macOS Big Sur is packed with tons of new features, and in this video walkthrough, I’ll outline some of the changes and updates that will stand out the most. The first thing you’ll notice is the completely redesigned user interface, which shows a brand new desktop with an updated translucent menu bar and floating dock.
You’ll also find that app icons have adopted a very iOS-like design, with rounded rectangles to unify the look of apps, while also keeping in mind that upcoming Apple Silicon versions of the Mac will be able to run iOS apps alongside traditional Macs Apps.
Finder windows have also been significantly updated and have a lighter design with rounded corners. Window chrome is a lot less intrusive in macOS Big Sur, while sidebars with helpful content now reach the full height of a Finder window.
Video: Top Features of macOS Big Sur
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When you start macOS Big Sur for the first time, it’s clear that things are different. Before you even see anything new, you’ll hear the return of the iconic Mac startup sound, which Apple scrapped a few years ago. Although you can toggle the startup sound through Settings, most Apple fans will choose to keep it on.In addition to the startup sound, macOS Big Sur offers brand new sound effects that are noticeable around every corner. In our practical video tutorial, the individual new sound effects are described in the System Settings → Sound.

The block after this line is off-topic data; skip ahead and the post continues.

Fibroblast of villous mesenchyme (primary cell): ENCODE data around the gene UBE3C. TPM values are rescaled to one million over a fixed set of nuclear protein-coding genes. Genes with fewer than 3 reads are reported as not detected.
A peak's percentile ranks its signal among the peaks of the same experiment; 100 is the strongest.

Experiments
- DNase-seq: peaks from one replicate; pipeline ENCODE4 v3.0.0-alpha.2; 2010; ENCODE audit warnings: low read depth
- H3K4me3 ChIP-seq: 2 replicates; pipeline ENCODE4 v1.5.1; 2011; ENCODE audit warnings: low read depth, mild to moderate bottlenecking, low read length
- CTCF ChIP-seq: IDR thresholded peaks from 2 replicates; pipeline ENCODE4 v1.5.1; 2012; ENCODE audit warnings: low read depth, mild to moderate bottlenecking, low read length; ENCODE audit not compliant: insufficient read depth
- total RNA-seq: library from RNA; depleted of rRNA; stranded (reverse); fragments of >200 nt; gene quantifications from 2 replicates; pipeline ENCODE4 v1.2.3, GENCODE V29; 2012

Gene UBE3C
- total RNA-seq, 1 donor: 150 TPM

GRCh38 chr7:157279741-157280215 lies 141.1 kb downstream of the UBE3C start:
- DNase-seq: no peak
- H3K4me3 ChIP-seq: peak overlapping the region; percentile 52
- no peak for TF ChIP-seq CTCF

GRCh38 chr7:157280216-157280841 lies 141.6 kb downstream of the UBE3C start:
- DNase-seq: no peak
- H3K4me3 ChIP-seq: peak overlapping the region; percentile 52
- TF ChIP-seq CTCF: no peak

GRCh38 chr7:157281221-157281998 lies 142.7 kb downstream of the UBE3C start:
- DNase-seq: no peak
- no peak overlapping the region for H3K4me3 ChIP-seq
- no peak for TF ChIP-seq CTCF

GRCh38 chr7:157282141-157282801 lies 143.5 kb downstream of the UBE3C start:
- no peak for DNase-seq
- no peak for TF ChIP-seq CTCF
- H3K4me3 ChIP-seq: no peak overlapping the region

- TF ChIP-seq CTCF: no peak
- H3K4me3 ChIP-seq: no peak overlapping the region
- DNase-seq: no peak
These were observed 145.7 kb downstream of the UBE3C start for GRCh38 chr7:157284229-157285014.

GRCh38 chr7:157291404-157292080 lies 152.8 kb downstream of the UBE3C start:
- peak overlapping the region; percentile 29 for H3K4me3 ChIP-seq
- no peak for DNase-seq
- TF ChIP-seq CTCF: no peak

New background image
macOS 11 features many new Big Sur-centric wallpapers, including several new dynamic wallpapers, dark mode wallpapers, and standalone desktop images. If you have a display with a lot of dynamic range, you’ll especially appreciate the new Peak, Tree, Valley, and Dome wallpapers, which include similar versions on iOS 14.2.
One of the biggest new iOS-inspired changes in macOS Big Sur is the Control Center. Like the iOS version, the Control Center is the basis for controlling device-related settings such as screen brightness, volume, WiFi and Bluetooth connectivity, etc.
Apple basically developed the Control Center as an alternative to the various icons in the menu bar that were used to control it before. In the Control Center for macOS Big Sur, these settings are combined in a single interface.
Fortunately, Apple doesn’t force users to take control of the Control Center, and it’s entirely possible to drag important modules such as sound settings directly from the Control Center into a separate menu bar icon. In other words, the macOS menu bar icons work more or less as they always do, but the Control Center is a great option for keeping all of your settings in one convenient place. It also goes a long way in keeping the menu bar clean, which I always struggle with.